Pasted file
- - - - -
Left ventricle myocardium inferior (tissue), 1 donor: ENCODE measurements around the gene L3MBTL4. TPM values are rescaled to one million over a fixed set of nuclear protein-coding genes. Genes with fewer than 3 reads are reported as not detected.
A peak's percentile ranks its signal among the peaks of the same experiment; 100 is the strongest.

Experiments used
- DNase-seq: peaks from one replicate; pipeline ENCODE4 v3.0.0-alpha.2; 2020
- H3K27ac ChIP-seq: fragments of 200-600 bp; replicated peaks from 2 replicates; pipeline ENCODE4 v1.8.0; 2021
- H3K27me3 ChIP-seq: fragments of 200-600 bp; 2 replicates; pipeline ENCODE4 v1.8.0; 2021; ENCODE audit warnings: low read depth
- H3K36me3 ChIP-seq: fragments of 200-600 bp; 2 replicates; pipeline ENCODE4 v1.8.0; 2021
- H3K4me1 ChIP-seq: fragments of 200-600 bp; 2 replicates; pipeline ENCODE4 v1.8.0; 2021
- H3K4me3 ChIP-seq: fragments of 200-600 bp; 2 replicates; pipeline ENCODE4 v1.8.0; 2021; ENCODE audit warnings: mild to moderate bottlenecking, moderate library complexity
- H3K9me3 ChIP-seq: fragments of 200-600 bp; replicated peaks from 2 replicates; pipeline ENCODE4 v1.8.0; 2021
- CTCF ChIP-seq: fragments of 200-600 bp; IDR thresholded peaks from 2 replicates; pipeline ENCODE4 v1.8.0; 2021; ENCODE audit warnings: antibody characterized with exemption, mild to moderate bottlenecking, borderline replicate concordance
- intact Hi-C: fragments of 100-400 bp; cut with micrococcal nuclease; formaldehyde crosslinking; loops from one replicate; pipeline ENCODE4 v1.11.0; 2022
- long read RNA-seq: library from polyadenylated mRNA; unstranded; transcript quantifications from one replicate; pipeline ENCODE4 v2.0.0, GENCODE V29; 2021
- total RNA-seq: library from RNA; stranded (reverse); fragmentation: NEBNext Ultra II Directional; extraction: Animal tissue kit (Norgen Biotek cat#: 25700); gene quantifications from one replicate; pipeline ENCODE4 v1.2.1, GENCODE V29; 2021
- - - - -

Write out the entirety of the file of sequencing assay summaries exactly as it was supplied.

Left ventricle myocardium inferior (tissue), 1 donor: ENCODE measurements around the gene L3MBTL4. TPM values are rescaled to one million over a fixed set of nuclear protein-coding genes. Genes with fewer than 3 reads are reported as not detected.
A peak's percentile ranks its signal among the peaks of the same experiment; 100 is the strongest.

Experiments used
- DNase-seq: peaks from one replicate; pipeline ENCODE4 v3.0.0-alpha.2; 2020
- H3K27ac ChIP-seq: fragments of 200-600 bp; replicated peaks from 2 replicates; pipeline ENCODE4 v1.8.0; 2021
- H3K27me3 ChIP-seq: fragments of 200-600 bp; 2 replicates; pipeline ENCODE4 v1.8.0; 2021; ENCODE audit warnings: low read depth
- H3K36me3 ChIP-seq: fragments of 200-600 bp; 2 replicates; pipeline ENCODE4 v1.8.0; 2021
- H3K4me1 ChIP-seq: fragments of 200-600 bp; 2 replicates; pipeline ENCODE4 v1.8.0; 2021
- H3K4me3 ChIP-seq: fragments of 200-600 bp; 2 replicates; pipeline ENCODE4 v1.8.0; 2021; ENCODE audit warnings: mild to moderate bottlenecking, moderate library complexity
- H3K9me3 ChIP-seq: fragments of 200-600 bp; replicated peaks from 2 replicates; pipeline ENCODE4 v1.8.0; 2021
- CTCF ChIP-seq: fragments of 200-600 bp; IDR thresholded peaks from 2 replicates; pipeline ENCODE4 v1.8.0; 2021; ENCODE audit warnings: antibody characterized with exemption, mild to moderate bottlenecking, borderline replicate concordance
- intact Hi-C: fragments of 100-400 bp; cut with micrococcal nuclease; formaldehyde crosslinking; loops from one replicate; pipeline ENCODE4 v1.11.0; 2022
- long read RNA-seq: library from polyadenylated mRNA; unstranded; transcript quantifications from one replicate; pipeline ENCODE4 v2.0.0, GENCODE V29; 2021
- total RNA-seq: library from RNA; stranded (reverse); fragmentation: NEBNext Ultra II Directional; extraction: Animal tissue kit (Norgen Biotek cat#: 25700); gene quantifications from one replicate; pipeline ENCODE4 v1.2.1, GENCODE V29; 2021